7 thoughts on “The Blue Hole, Mother Spring of the San Antonio River, Is Flowing Again

  1. Our springs are a treasure. Some measure of water conservation should always be in place to protect the springs. We should always be in the conservation mode. I don’t recall seeing any major vegetation die-off and we survived the watering restrictions. San Antonio will never again be small-town-city of less than a million people again.

  2. Thanks for reporting the good news. Just one additional but important bit of information: the aboriginal inhabitants, Native Americans in the San Antonio area have, for thousands of years and generations of their history, called these springs “Yanaguana”. Everytime this Spring reawakens, it is a joy. And the value of the water in the springs has probably doubled. Aquifers all over the State of Texas are being drained by the withdrawal of billions of gallons of water used in fracking (millions for one well), mixed with chemicals and frack sand, then injected into oilfield liquid waste wells deep in the earth. Efforts to recycle this water even for fracking use, have been only minimally successful. Result: these billions being withdrawn from aquifers are being lost forever to Nature’s own purification and recycling process. The latest project are two commercial water well companies withdrawing millions of gallons per day from the El Capitan Reef Aquifer near Van Horn. That water is most likely intended to supply Apache Oil’s pending startup of production in the Davis Mountains area. This Aquifer has supplied the San Solomon Springs, heart of Balmorhea State Park, for 12,000 years. Those springs and the Park are the beloved by thousands of visitors who frequent every year in swimming season. It is also a bird watching site well known to birders. The El Capitan Reef also provides water for West Texas farmers in the area via their irrigation wells. Just saying. Unless one lives in the area, it is very easy for urban folk dwellers hundreds of miles distant from San Solomon to realize what is happening to Nature’s methods of providing our water.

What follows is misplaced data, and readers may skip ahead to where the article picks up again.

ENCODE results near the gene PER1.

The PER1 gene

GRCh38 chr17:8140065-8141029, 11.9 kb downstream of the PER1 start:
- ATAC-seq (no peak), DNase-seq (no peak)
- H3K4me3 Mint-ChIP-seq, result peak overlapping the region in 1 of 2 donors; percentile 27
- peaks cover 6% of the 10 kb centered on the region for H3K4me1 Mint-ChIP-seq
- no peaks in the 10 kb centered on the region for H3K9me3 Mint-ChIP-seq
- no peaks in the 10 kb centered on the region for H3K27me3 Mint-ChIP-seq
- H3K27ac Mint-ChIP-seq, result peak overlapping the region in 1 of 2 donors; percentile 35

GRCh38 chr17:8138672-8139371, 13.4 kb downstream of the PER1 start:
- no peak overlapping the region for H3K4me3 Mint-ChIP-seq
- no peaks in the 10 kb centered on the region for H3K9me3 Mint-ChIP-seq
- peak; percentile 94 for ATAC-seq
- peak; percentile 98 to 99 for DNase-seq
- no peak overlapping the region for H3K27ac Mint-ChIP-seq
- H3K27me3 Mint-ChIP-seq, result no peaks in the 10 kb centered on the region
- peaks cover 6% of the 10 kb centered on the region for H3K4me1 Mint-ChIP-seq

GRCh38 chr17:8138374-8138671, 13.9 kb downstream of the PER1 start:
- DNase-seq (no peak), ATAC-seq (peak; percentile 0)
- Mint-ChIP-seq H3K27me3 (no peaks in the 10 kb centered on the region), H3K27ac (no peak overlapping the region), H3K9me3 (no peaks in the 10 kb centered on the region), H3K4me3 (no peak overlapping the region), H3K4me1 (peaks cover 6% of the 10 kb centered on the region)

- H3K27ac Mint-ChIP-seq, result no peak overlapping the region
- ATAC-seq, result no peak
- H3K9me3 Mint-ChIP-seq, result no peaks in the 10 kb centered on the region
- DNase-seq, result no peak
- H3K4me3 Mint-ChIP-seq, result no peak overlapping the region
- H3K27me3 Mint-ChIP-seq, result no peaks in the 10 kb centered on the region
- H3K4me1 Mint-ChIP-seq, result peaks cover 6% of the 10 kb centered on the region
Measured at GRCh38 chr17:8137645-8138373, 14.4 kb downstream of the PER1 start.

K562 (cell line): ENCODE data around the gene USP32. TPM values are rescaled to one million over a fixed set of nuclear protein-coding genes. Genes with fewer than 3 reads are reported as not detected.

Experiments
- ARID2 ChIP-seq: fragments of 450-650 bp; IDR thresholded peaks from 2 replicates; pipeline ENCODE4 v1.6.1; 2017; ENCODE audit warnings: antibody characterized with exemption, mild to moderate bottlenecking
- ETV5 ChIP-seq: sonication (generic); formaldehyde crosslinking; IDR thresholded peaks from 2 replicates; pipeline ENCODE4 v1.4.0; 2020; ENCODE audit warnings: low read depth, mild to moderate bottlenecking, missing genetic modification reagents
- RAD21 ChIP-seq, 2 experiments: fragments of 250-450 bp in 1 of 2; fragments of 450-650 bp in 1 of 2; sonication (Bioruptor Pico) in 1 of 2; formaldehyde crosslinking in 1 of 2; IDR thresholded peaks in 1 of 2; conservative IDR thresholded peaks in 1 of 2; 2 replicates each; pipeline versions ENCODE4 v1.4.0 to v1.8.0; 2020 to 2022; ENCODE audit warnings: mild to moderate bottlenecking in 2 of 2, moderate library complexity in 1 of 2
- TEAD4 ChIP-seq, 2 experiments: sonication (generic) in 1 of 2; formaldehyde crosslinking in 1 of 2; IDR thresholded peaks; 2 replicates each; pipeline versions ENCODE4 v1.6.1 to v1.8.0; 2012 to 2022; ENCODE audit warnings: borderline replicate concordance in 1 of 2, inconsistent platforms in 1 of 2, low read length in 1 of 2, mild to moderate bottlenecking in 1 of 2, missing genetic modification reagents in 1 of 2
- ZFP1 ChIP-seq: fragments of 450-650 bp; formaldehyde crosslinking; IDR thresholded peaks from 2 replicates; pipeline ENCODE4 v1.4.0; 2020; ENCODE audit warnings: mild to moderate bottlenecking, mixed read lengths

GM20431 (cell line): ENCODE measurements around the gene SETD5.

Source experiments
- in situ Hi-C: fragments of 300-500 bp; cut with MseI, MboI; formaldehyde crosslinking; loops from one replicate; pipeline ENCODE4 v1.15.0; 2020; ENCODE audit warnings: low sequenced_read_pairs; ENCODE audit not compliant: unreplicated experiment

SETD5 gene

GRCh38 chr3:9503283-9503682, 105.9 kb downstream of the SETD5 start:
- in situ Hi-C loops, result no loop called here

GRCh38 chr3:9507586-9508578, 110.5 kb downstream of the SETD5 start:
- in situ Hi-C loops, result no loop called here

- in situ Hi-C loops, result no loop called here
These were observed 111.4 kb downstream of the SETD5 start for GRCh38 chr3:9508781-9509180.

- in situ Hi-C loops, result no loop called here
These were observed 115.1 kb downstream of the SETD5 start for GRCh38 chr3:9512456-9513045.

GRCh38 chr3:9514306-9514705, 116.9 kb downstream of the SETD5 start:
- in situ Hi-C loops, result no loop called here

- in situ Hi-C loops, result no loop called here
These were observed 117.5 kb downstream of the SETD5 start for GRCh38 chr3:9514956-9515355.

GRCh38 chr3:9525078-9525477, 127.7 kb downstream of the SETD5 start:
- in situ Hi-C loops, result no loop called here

• Kudos to the above writers for reminding us to think of the whole water system and the irreplaceable value of drinking and farming water. A long-term outlook is always essential!

      • Agreed, Judy. Do we have any idea of how many thousands of people in various cities, towns and rural areas depend on the springs and aquifers in our part of Texas? That is one big network of voting citizens!

        • Much gratitude and respect to you, Sister E for continuing the information vigil for us all, helping us to see and understand what the powers that be would prefer remain obscured. Environmental health = Public health, and we ignore that at our peril, that of our children and all life on earth.

Leave a Reply

Your email address will not be published. Required fields are marked *